Despite a substantial number of treatment options in rheumatoid arthritis (RA) following tumor necrosis factor inhibitor (TNFi) inadequate response or intolerance (TNF-IR), a lack of clarity on the optimal approach remains. Sarilumab, a human monoclonal anti-interleukin-6 receptor alpha antibody, can be used as monotherapy or in combination with methotrexate or other conventional synthetic disease-modifying anti-rheumatic drugs (DMARDs) in TNF-IR patients.
To conduct a cost-utility analysis from a U.S. health care system perspective for sarilumab subcutaneous 200 mg + methotrexate versus abatacept + methotrexate or a bundle of TNFi + methotrexate for treatment of adult patients with moderately to severely active RA and TNF-IR.
Analysis was conducted via individual patient simulation based on patient profiles from the TARGET trial (NCT01709578); a 6-month decision tree was followed by lifetime semi-Markov model with 6-month cycles. Treatment response at 6 months, informed by network meta-analysis, was based on American College of Rheumatology (ACR) 20/50/70 criteria; patients achieving ≥ ACR20 continued with current therapy, and other patients moved to the next line of biologic DMARD therapy or conventional synthetic DMARD palliative treatment. Direct costs included wholesale acquisition drug costs and administration and routine care costs. Routine care costs and quality-adjusted life-years (QALYs) were estimated by predicting the Health Assessment Questionnaire Disability Index score based on treatment response and were imputed from published equations.
Sarilumab + methotrexate dominated the TNFi bundle + methotrexate, achieving lower costs ($319,324 vs. $356,096) and greater effectiveness (4.27 vs. 4.15 QALYs), and was on the cost-efficiency frontier with abatacept + methotrexate ($360,211 and 4.29 QALYs). Abatacept + methotrexate was not cost-effective versus sarilumab + methotrexate. Scenario analyses indicated the results were robust; sarilumab + methotrexate became dominant against abatacept + methotrexate after reduced model horizon, minimum response based on ACR50 or ACR70, or time to discontinuation per treatment class. Sarilumab + methotrexate was also dominant versus the TNFi bundle; when class-specific time to treatment discontinuation was specified, sarilumab remained cost-effective with an incremental cost-effectiveness ratio of $36,894.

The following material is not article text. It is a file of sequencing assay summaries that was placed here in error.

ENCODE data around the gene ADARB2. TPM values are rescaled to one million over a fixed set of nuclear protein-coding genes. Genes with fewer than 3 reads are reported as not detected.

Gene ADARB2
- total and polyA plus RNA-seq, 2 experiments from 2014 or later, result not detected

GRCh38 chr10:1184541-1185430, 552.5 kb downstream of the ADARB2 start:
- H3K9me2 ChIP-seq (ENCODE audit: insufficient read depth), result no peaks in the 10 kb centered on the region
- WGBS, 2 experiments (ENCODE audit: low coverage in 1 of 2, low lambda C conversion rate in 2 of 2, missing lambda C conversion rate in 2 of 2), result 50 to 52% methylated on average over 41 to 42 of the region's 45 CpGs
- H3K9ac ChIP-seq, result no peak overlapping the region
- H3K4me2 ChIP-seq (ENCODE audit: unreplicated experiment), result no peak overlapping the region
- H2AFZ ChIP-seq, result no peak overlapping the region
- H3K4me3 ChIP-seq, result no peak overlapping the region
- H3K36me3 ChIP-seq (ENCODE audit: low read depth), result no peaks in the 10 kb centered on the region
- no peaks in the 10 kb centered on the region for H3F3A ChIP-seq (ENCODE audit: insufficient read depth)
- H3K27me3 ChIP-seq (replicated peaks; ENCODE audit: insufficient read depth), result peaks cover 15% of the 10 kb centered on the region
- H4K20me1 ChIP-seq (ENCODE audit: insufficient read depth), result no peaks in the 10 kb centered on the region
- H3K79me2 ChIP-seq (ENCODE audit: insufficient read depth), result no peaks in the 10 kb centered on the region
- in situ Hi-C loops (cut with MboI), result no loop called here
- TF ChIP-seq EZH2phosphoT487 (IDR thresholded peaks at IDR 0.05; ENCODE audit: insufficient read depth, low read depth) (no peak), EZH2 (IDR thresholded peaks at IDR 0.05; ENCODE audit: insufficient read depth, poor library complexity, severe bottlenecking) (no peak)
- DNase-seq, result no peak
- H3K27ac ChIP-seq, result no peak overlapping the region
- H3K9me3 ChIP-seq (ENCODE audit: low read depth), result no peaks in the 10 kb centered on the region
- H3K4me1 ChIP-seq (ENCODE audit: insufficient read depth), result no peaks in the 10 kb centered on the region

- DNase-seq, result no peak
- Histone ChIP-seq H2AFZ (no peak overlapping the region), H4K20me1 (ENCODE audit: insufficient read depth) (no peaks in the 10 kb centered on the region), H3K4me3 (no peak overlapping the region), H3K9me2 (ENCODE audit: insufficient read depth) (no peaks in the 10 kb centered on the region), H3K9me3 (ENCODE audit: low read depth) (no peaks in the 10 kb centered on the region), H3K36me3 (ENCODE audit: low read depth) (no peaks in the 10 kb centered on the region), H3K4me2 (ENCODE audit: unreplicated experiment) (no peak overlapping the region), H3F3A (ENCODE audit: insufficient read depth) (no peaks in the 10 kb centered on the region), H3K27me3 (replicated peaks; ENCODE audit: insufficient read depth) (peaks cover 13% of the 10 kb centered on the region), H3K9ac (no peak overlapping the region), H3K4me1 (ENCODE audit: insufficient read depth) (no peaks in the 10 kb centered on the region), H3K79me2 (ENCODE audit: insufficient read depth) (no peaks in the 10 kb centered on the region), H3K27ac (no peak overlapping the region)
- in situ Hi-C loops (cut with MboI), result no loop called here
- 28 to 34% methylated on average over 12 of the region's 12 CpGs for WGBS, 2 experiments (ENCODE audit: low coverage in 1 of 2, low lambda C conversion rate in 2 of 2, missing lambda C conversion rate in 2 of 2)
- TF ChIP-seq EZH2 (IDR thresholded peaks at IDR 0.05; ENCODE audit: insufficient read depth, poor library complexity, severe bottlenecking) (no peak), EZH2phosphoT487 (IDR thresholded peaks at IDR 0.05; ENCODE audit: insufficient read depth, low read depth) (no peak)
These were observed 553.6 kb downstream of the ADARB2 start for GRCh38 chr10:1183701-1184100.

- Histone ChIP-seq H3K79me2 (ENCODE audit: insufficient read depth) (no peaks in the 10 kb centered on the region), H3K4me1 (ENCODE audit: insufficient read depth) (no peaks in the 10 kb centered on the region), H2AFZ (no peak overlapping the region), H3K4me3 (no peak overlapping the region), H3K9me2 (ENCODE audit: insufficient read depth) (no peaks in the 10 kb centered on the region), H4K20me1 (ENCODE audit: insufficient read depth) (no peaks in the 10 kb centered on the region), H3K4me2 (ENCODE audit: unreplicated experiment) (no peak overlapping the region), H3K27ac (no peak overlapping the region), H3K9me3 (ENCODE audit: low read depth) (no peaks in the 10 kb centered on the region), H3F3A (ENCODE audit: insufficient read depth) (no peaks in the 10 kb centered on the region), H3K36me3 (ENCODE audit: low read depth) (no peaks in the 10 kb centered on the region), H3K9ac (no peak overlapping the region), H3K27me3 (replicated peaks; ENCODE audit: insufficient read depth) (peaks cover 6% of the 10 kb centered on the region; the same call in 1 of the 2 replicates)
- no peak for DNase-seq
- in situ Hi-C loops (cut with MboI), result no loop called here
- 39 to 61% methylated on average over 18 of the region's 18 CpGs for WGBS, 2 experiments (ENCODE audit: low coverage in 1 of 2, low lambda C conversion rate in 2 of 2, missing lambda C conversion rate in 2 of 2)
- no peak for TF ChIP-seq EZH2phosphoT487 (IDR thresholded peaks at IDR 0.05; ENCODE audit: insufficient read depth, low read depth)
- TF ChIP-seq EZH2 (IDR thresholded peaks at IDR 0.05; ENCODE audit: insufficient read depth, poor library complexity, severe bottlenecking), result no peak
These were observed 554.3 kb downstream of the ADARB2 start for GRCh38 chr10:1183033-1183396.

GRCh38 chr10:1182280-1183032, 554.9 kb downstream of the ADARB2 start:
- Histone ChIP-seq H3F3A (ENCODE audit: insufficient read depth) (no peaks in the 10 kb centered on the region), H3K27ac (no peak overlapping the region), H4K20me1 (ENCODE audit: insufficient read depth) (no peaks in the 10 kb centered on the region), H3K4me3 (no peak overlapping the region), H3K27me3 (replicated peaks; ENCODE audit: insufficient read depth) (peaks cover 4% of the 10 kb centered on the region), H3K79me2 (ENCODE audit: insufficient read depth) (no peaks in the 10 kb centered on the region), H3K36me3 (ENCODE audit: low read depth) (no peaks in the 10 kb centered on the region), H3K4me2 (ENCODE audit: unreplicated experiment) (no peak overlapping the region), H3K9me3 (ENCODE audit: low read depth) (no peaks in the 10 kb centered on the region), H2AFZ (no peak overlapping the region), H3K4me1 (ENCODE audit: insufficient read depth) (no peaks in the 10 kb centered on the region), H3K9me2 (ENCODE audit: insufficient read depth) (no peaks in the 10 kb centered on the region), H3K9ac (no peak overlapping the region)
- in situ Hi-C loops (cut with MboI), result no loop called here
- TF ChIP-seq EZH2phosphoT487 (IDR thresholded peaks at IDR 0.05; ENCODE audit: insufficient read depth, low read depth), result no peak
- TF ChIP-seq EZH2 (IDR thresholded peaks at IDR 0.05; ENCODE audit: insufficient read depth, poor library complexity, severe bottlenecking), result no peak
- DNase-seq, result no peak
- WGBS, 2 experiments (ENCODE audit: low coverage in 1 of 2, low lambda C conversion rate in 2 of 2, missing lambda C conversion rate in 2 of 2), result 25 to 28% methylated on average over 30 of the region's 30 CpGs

Sarilumab + methotrexate can be considered an economically dominant (more effective, less costly) option versus a second TNFi + methotrexate; compared with abatacept + methotrexate, it is a less costly but less effective option for patients with moderately to severely active RA who have previously failed TNFi.
This study was funded by Sanofi and Regeneron Pharmaceuticals. Kiss and Gal are employees of Evidera, which received consulting fees from Sanofi/Regeneron for conducting this study. Muszbek was employed by Evidera at the time of this study. Kuznik and Chen are current employees of and stockholders in Regeneron Pharmaceuticals. Fournier is an employee of and stockholder in Sanofi. Proudfoot is a former employee of and current stockholder in Sanofi and current employee and stockholder in ViiV Healthcare/GlaxoSmithKline. Michaud has received grant funding from Pfizer and the Rheumatology Research Foundation. The sponsors were involved in the study design, collection, analysis, and interpretation of data as well as data checking of information provided in the manuscript. The authors had unrestricted access to study data, were responsible for all content and editorial decisions, and received no honoraria related to the development of this publication.